Ben Bernanke will welcome an audit, defend the Fed’s independence and make a case for the Fed’s role in regulation when delivering his monetary policy report to Congress today.
Temporary inventory sell-offs contributed to 4 per cent growth in the second half of last year, Mr Bernanke will say in this speech. Demand must grow in the private sector to plug the gap when the inventory bounce ends. Private sector demand is already growing at a moderate pace, driven in part by a recent pick-up in consumer spending and business investment in equipment and software.
Housing is worrying. Starts of single-family homes, which had been rising, are now flat. Commercial construction is declining sharply, “reflecting poor fundamentals and continued difficulty obtaining financing”.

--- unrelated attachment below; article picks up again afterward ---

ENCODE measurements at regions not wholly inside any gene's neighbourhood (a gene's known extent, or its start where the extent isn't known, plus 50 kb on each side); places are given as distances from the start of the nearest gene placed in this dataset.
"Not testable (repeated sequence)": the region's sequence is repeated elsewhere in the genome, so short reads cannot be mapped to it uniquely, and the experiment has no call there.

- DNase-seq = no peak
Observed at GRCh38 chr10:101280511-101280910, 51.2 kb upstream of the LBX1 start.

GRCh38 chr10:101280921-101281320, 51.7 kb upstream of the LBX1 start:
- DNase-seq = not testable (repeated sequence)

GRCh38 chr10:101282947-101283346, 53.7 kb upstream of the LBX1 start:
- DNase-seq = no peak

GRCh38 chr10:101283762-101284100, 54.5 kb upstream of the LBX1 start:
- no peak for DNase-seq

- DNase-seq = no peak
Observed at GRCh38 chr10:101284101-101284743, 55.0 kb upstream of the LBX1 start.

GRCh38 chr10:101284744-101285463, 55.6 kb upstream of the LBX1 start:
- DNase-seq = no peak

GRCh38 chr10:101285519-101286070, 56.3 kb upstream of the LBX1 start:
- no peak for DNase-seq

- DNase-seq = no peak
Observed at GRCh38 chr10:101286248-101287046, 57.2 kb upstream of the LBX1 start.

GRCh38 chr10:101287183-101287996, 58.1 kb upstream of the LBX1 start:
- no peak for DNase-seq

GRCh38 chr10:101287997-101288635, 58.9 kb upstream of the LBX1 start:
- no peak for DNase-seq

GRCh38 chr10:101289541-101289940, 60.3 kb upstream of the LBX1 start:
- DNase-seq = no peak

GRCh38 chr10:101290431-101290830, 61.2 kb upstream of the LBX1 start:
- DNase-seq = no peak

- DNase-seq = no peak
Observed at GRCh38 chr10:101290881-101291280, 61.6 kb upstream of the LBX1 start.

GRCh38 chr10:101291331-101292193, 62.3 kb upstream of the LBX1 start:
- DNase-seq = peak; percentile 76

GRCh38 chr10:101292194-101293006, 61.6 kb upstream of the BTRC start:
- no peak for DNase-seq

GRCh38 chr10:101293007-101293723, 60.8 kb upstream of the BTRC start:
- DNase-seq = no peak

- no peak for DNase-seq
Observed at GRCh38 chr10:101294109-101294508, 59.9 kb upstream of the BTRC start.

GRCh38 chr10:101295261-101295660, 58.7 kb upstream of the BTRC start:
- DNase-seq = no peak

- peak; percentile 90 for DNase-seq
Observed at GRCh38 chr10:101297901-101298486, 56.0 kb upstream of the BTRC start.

Reading between the lines, credit appears to be a problem for small businesses. Larger firms are issuing bonds or new equity but bank lending (which small businesses would need) continues to contract, reflecting both weakened demand and restricted supply.
Unemployment is looking slightly better. “The temporary services industry, often considered a bellwether for the employment outlook, has been expanding steadily since October.” But the market remains weak, and there is a troubling increase in long-term unemployment. The rate is forecast to decline to 6.5-7.5 per cent by the end of next year. The rate is currently near 10 per cent.
Mr Bernanke will also repeat the Fed’s exit strategy. Since that testimony, the discount rate has been raised and the maximum term of discount window loans has been reduced further, from 28 days to overnight. At the peak of the crisis, the maximum term was 90 days.